11 Mar 2010

Trade Deficits and Fiat Currencies

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Wow, you know I must be super busy if I forgot to blog my Mises Daily on Monday. It was “Trade Deficits and Fiat Currencies,” showing the connection between the two. I both praise and critique the author of The Creature From Jekyll Island.

This morning I gave my talk at the Denver Petroleum Club. One of my opening slides talked about the IER D.C. office and how I didn’t have a picture of it because we had recently moved, so instead I said this shot represented our efforts. I didn’t get as big a laugh as I was hoping–perhaps because it was an older crowd–but other than that things went well.

Then I hopped on a plane to Atlanta, retrieved my car from the Economy lot, and drove down to Auburn. I’m about to crash and then tomorrow morning I give the Hayek lecture at the Austrian Scholar’s Conference.

I think I actually get to sleep Friday night. I can’t wait.

5 Responses to “Trade Deficits and Fiat Currencies”

  1. teqzilla says:

    Bob, was reading this awful article on new deal denialism


    and near the end the author gives your PIG to the great depression a bit of a kicking. Hopefully honor compels you to respond since this is just the type of confidently ignorant article I like to see get a good going over.

  2. English Bob says:

    I tried to read that article but it started hurting too much.

    Sure, the poor saps drafted into the Army or the female workers who thronged into war production factories might have thought things were turning around.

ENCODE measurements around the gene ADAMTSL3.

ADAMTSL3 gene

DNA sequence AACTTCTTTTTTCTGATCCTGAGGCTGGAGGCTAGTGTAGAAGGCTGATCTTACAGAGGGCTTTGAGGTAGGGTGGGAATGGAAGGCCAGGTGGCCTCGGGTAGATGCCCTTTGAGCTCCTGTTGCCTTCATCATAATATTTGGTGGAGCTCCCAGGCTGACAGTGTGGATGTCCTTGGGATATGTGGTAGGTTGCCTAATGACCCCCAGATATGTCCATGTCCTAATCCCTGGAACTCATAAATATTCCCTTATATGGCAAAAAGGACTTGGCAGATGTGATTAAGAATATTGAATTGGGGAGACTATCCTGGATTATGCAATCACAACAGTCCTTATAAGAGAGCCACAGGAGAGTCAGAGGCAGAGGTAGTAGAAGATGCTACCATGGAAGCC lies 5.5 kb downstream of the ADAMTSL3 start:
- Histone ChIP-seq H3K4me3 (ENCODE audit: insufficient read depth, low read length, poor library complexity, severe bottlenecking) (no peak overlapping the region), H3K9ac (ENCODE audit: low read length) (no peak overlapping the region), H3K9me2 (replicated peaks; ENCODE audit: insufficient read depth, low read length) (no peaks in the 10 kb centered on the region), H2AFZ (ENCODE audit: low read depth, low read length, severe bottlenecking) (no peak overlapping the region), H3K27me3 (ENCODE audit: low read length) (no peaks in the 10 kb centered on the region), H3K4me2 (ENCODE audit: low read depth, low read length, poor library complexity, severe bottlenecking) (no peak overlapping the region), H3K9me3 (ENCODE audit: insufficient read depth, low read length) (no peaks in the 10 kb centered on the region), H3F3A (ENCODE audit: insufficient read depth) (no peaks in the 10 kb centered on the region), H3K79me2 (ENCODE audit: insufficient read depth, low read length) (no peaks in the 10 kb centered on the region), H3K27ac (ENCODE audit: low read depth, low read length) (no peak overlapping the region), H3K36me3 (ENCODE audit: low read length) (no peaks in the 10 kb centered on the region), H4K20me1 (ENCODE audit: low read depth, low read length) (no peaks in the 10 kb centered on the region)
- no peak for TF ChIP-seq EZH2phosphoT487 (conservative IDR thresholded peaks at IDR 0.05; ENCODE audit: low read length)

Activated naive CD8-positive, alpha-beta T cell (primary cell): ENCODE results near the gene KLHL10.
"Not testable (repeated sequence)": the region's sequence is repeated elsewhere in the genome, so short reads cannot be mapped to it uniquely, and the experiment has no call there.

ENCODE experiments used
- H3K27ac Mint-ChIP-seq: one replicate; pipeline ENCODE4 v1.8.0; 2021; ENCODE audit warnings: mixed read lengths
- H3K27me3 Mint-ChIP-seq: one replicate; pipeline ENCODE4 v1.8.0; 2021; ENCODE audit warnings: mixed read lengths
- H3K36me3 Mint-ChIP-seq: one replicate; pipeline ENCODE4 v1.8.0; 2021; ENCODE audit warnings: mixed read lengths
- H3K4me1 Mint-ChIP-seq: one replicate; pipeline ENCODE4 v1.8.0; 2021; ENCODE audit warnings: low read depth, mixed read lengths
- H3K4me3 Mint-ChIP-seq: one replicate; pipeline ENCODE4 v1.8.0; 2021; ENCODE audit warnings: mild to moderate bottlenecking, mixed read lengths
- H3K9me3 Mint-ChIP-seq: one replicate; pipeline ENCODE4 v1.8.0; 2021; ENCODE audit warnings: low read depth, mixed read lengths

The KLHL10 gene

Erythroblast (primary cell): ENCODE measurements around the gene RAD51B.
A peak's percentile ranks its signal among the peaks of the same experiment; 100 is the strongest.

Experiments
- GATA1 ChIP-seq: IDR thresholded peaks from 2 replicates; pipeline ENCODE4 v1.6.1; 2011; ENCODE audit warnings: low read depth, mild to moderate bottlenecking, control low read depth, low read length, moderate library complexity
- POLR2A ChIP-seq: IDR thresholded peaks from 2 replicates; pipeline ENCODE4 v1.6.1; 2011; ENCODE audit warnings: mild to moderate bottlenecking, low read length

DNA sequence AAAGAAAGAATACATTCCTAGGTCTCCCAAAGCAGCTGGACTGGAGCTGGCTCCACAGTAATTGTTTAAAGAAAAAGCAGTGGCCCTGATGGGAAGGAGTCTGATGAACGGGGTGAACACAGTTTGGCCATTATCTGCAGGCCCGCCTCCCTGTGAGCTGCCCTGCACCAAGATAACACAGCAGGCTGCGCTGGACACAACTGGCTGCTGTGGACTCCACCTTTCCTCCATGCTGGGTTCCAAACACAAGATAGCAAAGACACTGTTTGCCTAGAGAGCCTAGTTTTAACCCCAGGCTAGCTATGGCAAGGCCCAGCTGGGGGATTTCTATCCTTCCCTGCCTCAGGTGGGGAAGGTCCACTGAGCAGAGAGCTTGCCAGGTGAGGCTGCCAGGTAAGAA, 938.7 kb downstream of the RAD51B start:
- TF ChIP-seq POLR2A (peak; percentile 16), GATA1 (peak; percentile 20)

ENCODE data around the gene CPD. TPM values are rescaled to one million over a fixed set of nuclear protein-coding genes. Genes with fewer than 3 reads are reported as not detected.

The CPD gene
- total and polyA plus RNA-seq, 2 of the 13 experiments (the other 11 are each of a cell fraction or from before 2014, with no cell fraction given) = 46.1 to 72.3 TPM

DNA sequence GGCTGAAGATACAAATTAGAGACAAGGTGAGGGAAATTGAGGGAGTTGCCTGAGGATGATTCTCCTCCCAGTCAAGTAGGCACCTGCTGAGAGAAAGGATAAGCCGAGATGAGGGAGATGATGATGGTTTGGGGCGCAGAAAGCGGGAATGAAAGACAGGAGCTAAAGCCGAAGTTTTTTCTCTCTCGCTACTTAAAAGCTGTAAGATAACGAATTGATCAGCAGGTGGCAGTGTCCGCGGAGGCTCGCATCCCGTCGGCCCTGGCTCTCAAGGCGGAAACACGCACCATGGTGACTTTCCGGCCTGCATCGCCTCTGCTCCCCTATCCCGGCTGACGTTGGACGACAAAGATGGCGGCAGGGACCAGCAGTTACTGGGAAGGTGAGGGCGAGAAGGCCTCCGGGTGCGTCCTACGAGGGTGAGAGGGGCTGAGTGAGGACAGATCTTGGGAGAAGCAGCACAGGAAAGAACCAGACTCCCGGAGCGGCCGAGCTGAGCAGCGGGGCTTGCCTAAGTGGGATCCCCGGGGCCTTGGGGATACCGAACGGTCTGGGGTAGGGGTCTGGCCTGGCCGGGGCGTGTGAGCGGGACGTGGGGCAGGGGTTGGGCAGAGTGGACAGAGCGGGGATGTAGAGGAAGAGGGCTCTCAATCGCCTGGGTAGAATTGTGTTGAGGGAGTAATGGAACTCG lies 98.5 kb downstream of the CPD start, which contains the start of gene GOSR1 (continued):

It's interesting that the author writes well but produces arguments one would expect from an idiot child.

    He's basically responding to the broken window parable by saying "Ha! Tell that to the glazier, Austrian losers!"

  3. Globe*99 says:

    Seems like the article consists of,
    1. Quote Bob Murphy at length
    2. Insert sarcastic remark
    3. Say something like, "but we all KNOW that's crazy amirite"?

    At least, that's what I got from it….

  4. Doc Merlin says:

    Standard Keynesian analysis, which I know you don't accept, results in trade deficits any time these two conditions are both met:

    1. Savings = Investment
    2. The government is running a deficit.

  5. Lorenzo B. says:

    I found your article about trade deficits and fiat currencies very interesting.
    Having studied Austrian Economy for a while, I had the impression that Austrians, even if right about the causes of the current global crisis, lack a sort of more detailed focus on what is going on. Of course the Mises Institute blog have interesting and updated articles like your ones but my impression is that there’s something more to tell on theory ground than the usual fractional reserve/gold fiat money explanation.
    For example I think there’s a lot to tell about the international transmission mechanism of crisis (Japanese Central Bank brings down the interest rate because of the post bubble recession, hot money flows in Thailand in new fresh territory and there another crisis). About the consequences of world production distortions (how can we defend genuine international free trade if westerner workers see the effects of fiat currencies distortions while loosing their job?) and so on.
    I even think there’s a lot to tell in historical terms too from Bretton Woods 1973 failure to nowadays.
    Of course this is not a critique because Austrians still have the right instruments to explain our current economical problems. It’s just a suggestion for further studies, a little bit more updated perhaps and better equipped to capture the attention of the public.
    Thank’s for your attention.